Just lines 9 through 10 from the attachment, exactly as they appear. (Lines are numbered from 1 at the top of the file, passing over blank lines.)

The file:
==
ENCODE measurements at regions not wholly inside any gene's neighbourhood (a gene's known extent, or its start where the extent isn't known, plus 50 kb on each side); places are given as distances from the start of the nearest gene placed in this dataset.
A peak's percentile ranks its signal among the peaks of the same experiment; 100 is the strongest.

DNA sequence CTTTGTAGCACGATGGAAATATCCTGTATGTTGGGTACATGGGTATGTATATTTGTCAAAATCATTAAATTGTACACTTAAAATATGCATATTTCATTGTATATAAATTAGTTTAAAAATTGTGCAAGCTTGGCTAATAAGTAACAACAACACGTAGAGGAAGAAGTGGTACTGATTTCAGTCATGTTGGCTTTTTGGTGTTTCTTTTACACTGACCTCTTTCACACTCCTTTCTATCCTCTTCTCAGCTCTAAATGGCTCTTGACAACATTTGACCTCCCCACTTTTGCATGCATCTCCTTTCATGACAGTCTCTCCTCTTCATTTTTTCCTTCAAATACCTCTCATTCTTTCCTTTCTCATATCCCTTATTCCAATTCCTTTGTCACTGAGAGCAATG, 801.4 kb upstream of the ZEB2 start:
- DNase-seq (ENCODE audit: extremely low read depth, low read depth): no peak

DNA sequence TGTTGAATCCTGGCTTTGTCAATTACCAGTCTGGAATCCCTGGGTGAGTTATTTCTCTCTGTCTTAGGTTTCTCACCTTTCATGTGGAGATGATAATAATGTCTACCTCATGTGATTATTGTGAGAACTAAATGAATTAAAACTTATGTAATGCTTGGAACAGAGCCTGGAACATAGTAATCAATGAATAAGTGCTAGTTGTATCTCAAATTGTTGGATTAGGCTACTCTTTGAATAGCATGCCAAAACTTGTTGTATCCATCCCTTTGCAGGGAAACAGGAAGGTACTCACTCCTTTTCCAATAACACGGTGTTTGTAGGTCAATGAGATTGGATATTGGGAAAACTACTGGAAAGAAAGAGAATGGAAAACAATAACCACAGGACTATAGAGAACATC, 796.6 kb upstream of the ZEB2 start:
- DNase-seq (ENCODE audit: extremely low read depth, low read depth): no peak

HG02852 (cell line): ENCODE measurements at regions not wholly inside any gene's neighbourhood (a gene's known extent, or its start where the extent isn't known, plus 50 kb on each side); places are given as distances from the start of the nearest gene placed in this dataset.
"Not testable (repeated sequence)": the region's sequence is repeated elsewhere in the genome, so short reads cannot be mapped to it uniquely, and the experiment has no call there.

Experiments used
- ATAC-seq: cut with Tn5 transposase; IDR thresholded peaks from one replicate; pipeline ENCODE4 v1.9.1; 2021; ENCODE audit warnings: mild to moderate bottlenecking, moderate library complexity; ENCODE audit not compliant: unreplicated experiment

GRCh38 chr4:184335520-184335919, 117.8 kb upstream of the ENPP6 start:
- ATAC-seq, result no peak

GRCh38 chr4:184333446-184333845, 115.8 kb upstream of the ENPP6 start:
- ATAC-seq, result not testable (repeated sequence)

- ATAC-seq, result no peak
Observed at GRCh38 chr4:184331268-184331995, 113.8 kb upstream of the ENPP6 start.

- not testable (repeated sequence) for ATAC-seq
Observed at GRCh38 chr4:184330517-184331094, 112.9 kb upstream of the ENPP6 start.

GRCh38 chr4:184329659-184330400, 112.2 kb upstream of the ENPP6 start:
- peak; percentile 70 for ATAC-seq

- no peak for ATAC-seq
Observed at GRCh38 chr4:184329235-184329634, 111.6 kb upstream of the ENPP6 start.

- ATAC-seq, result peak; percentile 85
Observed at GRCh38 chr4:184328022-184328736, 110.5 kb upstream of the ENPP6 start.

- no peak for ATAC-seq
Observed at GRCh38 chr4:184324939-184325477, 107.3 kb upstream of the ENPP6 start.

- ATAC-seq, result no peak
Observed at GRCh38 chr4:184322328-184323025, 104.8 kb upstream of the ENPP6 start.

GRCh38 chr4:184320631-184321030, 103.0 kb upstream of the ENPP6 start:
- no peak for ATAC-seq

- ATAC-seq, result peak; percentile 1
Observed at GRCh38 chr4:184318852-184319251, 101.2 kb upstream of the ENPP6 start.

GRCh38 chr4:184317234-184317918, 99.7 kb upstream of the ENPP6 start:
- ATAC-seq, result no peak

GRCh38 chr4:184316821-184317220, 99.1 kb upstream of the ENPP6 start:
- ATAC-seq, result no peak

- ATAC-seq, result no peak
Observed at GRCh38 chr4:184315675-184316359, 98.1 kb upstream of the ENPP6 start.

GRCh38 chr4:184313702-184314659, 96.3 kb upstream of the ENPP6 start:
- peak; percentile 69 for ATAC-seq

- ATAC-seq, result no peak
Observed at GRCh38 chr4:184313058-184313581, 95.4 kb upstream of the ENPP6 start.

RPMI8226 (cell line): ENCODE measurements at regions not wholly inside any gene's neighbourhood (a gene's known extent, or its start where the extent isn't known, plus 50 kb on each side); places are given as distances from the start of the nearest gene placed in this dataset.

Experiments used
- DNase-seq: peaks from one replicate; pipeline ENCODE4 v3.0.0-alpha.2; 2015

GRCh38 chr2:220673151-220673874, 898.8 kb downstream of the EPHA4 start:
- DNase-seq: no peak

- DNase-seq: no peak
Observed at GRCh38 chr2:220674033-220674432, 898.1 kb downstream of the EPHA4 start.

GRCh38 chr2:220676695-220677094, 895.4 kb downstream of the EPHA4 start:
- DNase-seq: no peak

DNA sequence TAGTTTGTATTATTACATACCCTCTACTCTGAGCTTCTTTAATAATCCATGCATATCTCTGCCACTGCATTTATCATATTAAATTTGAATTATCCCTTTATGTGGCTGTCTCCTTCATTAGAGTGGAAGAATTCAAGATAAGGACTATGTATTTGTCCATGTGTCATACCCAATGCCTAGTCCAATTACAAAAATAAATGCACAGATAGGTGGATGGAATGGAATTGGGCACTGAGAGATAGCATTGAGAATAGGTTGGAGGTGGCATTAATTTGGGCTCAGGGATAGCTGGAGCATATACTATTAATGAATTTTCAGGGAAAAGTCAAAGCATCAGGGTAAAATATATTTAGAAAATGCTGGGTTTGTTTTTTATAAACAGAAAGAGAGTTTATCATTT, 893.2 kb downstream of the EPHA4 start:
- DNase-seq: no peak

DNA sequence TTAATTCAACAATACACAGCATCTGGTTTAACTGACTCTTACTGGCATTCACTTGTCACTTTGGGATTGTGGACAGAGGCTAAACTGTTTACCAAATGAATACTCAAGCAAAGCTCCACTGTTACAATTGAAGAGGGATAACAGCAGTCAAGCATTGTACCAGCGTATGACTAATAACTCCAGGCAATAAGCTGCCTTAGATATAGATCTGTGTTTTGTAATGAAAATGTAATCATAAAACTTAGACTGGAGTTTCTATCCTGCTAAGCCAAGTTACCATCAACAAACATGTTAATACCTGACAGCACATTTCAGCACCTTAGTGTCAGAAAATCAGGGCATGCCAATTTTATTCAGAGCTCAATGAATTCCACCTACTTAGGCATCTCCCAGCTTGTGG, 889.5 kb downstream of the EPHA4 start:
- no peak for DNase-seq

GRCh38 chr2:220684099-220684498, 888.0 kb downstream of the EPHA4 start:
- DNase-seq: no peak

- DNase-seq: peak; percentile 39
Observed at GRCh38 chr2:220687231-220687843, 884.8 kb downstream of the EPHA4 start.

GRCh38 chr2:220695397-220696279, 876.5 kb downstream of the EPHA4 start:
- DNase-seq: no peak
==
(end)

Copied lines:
Experiments used
- ATAC-seq: cut with Tn5 transposase; IDR thresholded peaks from one replicate; pipeline ENCODE4 v1.9.1; 2021; ENCODE audit warnings: mild to moderate bottlenecking, moderate library complexity; ENCODE audit not compliant: unreplicated experiment